Finland’s death metal duo Desecresy returns this year with their third full length album, Chasmic Transcendence. With their last album, 2012’s The Doom Skeptron being one of my favourite Finnish death metal records of the year, I could hardly wait for more crushing onslaught by Desecresy, and Chasmic Transcendence is the answer to that craving.
If one wondered whether Desecresy could go even slower and heavier after what they presented on The Doom Skeptron, Chasmic Transcendence quickly proves naysayers wrong, and the band is relentless in their aural assault. The Ethereal Bane immediately hit the listener hard, and for whatever speed that they have discarded the band more than makes up for it in heaviness and intensity. Yet not everything goes at a doom pace, as Shattered Monuments comes in fast and rather unexpectedly with the mood and expectations already set up on The Ethereal Bane, yet it is this constant element of surprise throughout the album that makes Chasmic Transcendence an extremely enjoyable album.
Unlike the material on The Doom Skeptron as well, Desecresy takes a slightly different approach this time in their songwriting, with each of the tracks on Chasmic Transcendence often having a shorter length than the material on it’s predecessor, and this certainly works in favour of the band in delivering their dosage of death and destruction to the listener. The thought that the band has put in in creating an album experience is also obvious, and though tracks like The Denied Legacy may be short, they fit in the overall scheme of the album. Autumn of Souls even ends rather softly compared to the chaos that the band presented prior, closing the album on a haunting node, at the same time re-emphasising the focus on the atmosphere on Chasmic Transcendence.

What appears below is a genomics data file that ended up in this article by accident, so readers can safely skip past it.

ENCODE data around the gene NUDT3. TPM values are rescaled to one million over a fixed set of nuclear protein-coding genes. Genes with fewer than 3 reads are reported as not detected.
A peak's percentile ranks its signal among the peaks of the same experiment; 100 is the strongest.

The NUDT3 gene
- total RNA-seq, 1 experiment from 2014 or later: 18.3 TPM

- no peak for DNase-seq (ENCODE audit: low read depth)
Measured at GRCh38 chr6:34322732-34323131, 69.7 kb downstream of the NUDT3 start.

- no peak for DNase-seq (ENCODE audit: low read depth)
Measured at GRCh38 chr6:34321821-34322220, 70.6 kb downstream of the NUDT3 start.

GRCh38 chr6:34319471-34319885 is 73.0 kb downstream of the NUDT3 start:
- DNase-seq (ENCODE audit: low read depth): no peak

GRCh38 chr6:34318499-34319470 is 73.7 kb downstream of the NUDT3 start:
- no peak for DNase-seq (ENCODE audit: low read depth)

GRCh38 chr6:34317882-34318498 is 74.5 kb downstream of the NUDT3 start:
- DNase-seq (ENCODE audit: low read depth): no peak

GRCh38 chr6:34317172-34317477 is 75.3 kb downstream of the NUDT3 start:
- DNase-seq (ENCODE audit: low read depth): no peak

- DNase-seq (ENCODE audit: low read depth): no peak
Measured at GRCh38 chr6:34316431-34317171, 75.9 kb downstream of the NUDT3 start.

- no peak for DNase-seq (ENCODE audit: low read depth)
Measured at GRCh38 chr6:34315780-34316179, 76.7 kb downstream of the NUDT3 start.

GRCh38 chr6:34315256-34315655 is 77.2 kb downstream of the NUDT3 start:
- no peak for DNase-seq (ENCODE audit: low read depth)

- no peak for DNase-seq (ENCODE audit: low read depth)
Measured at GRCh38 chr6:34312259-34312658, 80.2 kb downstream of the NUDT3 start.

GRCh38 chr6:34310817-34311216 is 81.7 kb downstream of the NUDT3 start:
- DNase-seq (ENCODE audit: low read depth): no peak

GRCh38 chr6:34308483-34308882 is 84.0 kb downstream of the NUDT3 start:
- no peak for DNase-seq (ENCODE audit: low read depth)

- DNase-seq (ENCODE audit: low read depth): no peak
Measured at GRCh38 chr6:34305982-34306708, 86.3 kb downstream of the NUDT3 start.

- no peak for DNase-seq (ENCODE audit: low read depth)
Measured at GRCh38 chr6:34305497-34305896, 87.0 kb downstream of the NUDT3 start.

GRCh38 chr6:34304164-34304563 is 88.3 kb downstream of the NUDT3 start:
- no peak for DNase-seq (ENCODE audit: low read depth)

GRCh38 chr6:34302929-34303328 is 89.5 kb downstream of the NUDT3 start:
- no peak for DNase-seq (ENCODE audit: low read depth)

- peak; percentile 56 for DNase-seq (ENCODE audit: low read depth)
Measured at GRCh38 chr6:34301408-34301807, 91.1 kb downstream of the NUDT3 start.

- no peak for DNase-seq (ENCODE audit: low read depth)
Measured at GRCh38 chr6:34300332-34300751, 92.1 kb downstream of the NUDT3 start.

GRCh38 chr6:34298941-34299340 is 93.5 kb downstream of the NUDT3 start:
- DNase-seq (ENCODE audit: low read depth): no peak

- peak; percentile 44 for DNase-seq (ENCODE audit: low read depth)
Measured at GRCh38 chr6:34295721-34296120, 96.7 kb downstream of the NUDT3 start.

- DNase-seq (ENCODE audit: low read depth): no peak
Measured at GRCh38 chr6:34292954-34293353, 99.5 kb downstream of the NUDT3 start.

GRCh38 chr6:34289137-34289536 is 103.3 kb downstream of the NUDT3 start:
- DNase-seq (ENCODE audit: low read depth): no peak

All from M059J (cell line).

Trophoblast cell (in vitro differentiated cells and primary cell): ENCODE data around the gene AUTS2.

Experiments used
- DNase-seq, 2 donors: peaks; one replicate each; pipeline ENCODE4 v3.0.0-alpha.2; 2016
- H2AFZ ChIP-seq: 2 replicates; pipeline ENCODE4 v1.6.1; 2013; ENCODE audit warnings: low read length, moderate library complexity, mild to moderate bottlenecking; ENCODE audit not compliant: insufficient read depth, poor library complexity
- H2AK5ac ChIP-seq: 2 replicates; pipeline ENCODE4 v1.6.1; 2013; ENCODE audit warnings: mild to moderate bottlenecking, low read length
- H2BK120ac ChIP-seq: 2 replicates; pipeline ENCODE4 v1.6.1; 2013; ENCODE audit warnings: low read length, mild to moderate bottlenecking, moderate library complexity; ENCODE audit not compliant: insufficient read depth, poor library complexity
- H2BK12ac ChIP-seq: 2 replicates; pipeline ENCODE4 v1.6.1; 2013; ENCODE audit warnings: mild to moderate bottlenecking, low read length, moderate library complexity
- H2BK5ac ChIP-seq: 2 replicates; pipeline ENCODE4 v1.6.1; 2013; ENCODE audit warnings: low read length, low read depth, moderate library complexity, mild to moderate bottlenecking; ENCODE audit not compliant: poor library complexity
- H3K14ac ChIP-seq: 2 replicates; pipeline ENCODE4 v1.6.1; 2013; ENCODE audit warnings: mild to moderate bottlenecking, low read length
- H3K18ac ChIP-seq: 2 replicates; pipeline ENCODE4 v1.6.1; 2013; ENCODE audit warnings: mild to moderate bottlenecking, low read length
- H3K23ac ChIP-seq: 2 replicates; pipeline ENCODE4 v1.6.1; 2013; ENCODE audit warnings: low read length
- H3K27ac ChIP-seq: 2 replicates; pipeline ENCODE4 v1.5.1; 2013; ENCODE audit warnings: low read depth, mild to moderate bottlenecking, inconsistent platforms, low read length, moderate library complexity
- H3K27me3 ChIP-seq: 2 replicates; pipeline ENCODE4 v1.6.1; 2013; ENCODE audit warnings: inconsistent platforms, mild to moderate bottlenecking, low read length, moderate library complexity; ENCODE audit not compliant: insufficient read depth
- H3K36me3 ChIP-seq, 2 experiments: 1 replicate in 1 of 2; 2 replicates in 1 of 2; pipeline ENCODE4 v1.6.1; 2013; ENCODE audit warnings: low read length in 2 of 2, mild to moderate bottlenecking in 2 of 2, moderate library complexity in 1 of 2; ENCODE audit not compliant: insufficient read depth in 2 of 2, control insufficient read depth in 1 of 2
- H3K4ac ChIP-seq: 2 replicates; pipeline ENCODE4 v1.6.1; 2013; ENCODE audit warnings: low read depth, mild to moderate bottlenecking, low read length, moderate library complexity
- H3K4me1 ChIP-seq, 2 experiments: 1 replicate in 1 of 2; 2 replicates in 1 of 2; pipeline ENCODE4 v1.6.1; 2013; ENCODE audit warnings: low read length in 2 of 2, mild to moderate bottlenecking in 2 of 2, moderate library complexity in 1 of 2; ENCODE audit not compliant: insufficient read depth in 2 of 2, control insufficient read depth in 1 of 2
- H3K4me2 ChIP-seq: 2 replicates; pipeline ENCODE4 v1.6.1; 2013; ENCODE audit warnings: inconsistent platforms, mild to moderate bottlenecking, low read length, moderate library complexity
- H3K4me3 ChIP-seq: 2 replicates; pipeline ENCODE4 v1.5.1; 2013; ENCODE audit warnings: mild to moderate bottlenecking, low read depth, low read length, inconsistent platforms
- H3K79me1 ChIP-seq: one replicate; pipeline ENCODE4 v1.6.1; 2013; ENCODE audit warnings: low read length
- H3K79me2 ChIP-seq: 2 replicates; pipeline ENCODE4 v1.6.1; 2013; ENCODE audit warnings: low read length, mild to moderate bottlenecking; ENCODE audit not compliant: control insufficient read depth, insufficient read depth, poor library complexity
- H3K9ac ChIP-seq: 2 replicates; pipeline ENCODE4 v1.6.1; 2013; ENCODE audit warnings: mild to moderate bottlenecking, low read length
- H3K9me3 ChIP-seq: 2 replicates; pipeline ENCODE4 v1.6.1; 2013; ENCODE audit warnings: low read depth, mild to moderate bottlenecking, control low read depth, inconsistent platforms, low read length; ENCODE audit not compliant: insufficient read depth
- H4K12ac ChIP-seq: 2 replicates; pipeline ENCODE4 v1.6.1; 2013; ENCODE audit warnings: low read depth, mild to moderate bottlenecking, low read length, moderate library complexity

With each of the members coming from the now-defunct Slugathor, the doom influences that they have brought with them are obvious in the songwriting, and apart from the influences from legends such as Incantation, the influences from their compatriots such as Demigod are also easily discernible. The heaviness throughout the album that results also brings to mind bands such as Undergang and Cruciamentum, resulting in a merciless, suffocating atmosphere that lasts the entirety of Chasmic Transcendence.
However, fans of Desecresy‘s previous material, as well as Slugathor need not fret nor worry about Chasmic Transcendence being a less-than-satisfactory album. Despite the slower and gloomier outlook that is on Chasmic Transcendence, the band still ensures that their roots are still present, and fans of the material that they presented on The Doom Skeptron and on Slugathor releases will not be disappointed.